JDS Track the topics, authors and articles important to you
HOME HELP FEEDBACK SUBSCRIPTIONS ARCHIVE SEARCH TABLE OF CONTENTS
QUICK SEARCH:   [advanced]
Author:
Keyword(s):
Year:  Vol:  Page: 


Reprint (PDF) Version of this Article
Similar articles found in:
JDS Online
PubMed
PubMed Citation
This Article has been cited by:
other online articles
Search PubMed for articles by:
Wiggans, G. R. || Zuurbier, J.
Alert me when:
new articles cite this article
Download to Citation Manager

Journal of Dairy Science, Vol 78, Issue 7 1584-1590, Copyright 1995 by American Dairy Science Association


JOURNAL ARTICLE

Calculation and use of inbreeding coefficients for genetic evaluation of United States dairy cattle

G. R. Wiggans, P. M. VanRaden and J. Zuurbier
Animal Improvement Programs Laboratory, Agricultural Research Service, USDA, Beltsville, MD 20705-2350, USA.

Inbreeding coefficients are calculated routinely for all animals included in national genetic evaluations for yield traits. The base population for inbreeding is defined as animals born during 1960. Animals with unknown parents are assumed to have inbreeding coefficients that are equal to the mean of coefficients for animals with known parents born during the same year. Mean inbreeding coefficients reached .03 to .04 for recent years, and coefficients for some animals exceeded .50. The annual increase in level of inbreeding was highest for Milking Shorthorns, but the rate of change of that increase was greatest for Holsteins. Accounting for inbreeding in calculation of the inverse of the relationship matrix had only a small effect on evaluations. For Jersey, the maximum change in breeding value was 73 kg of milk for cows and 40 kg of milk for bulls with > or = 10 daughters. Estimates of inbreeding depression were similar across breeds for production traits and were -29.6 kg of milk, -1.08 kg of fat, and -.97 kg of protein per 1% of inbreeding for Holsteins. In January 1994, the USDA began considering the percentage of inbreeding when calculating inverses of relationship matrices, the largest matrix representing over 20 million Holsteins; this inbreeding percentage was released to the dairy industry for bulls.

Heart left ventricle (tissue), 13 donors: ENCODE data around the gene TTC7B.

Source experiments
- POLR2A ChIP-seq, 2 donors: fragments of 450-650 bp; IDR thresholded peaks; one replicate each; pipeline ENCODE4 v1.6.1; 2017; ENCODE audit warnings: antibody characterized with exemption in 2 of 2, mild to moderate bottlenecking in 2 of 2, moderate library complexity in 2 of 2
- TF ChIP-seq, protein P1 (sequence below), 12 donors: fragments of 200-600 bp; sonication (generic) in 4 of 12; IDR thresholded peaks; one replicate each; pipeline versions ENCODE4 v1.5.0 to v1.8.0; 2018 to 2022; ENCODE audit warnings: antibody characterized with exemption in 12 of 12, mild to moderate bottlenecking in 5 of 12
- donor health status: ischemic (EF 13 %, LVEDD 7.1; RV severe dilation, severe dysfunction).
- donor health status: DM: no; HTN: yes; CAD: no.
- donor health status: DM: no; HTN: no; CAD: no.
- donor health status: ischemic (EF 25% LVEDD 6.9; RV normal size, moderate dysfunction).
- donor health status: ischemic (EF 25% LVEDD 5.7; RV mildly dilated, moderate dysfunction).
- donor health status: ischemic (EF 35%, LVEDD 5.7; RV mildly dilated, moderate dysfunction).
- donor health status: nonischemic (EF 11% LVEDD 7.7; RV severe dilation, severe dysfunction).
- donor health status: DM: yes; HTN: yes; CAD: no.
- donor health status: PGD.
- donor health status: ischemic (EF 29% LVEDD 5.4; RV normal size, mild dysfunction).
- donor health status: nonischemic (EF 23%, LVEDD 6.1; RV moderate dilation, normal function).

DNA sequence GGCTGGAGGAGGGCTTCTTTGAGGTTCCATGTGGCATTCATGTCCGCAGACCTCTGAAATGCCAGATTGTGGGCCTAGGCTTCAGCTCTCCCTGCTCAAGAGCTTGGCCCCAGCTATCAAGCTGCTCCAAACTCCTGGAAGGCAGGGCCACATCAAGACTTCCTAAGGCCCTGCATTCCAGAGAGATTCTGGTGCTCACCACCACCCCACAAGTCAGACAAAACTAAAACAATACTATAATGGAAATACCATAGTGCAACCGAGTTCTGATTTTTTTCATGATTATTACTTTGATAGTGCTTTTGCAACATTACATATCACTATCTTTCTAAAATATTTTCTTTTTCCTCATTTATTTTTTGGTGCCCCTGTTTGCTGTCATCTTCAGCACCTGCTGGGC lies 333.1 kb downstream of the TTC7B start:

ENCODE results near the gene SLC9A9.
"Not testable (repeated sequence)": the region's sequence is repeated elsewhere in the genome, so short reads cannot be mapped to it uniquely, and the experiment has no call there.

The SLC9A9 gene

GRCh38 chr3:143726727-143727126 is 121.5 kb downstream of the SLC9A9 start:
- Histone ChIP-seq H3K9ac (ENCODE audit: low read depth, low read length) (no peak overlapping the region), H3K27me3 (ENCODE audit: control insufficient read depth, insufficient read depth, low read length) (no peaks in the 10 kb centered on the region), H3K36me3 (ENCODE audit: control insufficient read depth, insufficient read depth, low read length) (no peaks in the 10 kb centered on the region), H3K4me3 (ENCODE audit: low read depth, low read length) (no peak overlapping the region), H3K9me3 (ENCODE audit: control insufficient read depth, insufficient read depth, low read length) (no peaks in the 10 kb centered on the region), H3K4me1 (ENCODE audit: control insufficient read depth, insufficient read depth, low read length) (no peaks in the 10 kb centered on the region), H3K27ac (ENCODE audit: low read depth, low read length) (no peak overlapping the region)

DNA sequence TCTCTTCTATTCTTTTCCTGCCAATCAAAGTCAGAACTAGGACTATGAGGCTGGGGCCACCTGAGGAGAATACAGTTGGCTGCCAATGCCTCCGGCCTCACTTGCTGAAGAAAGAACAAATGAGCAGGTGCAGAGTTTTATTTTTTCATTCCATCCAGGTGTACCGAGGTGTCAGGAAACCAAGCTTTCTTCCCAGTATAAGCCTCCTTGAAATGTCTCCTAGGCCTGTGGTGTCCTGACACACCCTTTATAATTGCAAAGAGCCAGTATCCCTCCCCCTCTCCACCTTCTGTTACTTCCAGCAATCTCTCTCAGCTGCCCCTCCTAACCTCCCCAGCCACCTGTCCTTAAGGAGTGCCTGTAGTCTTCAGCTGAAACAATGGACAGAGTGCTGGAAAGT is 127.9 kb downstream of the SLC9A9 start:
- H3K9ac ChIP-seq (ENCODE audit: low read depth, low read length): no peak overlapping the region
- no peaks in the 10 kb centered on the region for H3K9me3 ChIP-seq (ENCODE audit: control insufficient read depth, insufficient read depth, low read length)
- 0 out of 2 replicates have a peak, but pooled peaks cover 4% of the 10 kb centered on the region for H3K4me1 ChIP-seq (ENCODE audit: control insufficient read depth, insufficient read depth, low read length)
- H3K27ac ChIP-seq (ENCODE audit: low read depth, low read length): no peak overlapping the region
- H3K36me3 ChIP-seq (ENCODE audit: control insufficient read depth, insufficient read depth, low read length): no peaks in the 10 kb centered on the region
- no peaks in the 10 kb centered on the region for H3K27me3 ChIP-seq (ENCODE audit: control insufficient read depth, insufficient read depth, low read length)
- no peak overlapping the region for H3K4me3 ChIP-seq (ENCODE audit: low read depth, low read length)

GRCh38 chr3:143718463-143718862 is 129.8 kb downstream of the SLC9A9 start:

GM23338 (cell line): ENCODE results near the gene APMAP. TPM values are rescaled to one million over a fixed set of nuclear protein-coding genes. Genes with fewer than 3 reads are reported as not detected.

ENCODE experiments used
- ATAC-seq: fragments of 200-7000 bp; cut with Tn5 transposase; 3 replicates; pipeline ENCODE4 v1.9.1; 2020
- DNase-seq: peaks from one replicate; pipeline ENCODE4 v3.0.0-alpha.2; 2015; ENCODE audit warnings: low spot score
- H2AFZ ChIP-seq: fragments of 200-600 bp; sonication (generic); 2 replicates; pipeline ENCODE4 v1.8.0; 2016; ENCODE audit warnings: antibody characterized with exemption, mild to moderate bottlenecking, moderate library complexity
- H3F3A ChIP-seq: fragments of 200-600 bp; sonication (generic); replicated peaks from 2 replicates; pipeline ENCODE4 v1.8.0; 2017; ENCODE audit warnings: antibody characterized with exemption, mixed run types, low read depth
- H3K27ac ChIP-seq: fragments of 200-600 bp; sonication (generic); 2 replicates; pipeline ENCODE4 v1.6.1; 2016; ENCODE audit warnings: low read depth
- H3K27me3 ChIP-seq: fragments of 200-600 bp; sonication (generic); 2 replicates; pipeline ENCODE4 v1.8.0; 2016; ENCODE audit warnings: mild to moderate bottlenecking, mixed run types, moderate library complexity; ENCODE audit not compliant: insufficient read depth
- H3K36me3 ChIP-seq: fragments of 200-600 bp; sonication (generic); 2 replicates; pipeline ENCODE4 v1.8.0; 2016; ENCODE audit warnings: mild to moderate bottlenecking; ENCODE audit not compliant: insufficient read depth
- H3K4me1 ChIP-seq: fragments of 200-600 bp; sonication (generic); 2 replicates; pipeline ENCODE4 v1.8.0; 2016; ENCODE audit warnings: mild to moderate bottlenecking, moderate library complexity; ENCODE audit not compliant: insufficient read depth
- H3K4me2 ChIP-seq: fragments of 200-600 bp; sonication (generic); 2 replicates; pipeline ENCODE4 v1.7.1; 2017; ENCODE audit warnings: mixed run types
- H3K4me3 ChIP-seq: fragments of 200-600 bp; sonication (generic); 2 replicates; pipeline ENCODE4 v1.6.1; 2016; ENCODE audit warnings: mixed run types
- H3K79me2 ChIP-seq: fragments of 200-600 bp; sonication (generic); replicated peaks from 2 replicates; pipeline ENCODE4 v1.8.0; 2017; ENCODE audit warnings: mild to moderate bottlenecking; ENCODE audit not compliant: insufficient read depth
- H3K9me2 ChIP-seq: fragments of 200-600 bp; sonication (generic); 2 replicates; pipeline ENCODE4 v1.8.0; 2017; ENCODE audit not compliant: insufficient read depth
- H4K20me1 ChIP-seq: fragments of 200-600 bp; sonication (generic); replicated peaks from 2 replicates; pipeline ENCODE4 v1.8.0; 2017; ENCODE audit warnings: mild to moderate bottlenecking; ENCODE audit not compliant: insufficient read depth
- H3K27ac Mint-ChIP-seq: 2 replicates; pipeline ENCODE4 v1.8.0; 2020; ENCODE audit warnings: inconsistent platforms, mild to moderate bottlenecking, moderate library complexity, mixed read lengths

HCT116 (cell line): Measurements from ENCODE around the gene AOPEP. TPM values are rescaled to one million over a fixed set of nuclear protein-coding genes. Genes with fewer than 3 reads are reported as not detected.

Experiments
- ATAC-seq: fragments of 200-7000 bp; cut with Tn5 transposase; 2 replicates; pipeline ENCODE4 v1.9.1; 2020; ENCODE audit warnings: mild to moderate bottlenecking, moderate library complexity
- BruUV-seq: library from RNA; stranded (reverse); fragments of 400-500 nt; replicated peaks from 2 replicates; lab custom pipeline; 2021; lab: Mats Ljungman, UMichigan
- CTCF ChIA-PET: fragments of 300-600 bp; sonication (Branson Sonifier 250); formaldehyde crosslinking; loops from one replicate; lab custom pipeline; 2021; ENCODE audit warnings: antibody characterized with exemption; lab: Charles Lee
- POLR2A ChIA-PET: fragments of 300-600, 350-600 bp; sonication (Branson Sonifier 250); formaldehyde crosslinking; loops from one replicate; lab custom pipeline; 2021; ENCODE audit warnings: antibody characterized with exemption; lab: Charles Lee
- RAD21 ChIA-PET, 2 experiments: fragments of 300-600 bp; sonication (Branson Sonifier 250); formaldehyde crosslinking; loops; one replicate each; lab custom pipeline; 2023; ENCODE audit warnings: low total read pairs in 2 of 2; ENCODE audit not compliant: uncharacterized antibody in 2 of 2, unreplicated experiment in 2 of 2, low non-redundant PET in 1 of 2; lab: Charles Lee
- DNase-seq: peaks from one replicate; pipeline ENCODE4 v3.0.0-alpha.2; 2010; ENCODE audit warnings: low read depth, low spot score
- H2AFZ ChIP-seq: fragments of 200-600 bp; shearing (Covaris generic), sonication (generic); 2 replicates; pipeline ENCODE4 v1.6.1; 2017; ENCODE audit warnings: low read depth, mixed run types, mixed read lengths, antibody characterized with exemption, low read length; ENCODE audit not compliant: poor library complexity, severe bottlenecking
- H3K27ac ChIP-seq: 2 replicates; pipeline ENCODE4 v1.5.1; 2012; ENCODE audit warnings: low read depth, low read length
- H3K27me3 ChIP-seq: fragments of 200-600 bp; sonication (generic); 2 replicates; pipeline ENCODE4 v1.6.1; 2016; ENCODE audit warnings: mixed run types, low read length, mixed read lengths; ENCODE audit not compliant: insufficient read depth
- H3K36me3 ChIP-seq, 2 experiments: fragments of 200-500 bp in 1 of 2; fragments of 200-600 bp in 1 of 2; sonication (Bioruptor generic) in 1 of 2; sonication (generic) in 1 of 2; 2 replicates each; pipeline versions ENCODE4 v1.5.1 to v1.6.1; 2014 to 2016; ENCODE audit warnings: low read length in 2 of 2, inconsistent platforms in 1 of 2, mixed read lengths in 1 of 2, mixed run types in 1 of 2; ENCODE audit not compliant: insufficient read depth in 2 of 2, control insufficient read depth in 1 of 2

This article has been cited by other articles:


Home page
J Dairy SciHome page
B. G. Cassell, V. Adamec, and R. E. Pearson
Effect of Incomplete Pedigrees on Estimates of Inbreeding and Inbreeding Depression for Days to First Service and Summit Milk Yield in Holsteins and Jerseys
J Dairy Sci, September 1, 2003; 86(9): 2967 - 2976.
[Abstract] [Full Text] [PDF]


Home page
J Dairy SciHome page
P. M. VanRaden and A. H. Sanders
Economic Merit of Crossbred and Purebred US Dairy Cattle
J Dairy Sci, March 1, 2003; 86(3): 1036 - 1044.
[Abstract] [Full Text] [PDF]


Home page
J Dairy SciHome page
P. R. Tozer and J. R. Stokes
Producer Breeding Objectives and Optimal Sire Selection
J Dairy Sci, December 1, 2002; 85(12): 3518 - 3525.
[Abstract] [Full Text] [PDF]





HOME HELP FEEDBACK SUBSCRIPTIONS ARCHIVE SEARCH TABLE OF CONTENTS
Copyright 1995 by the American Dairy Science Association.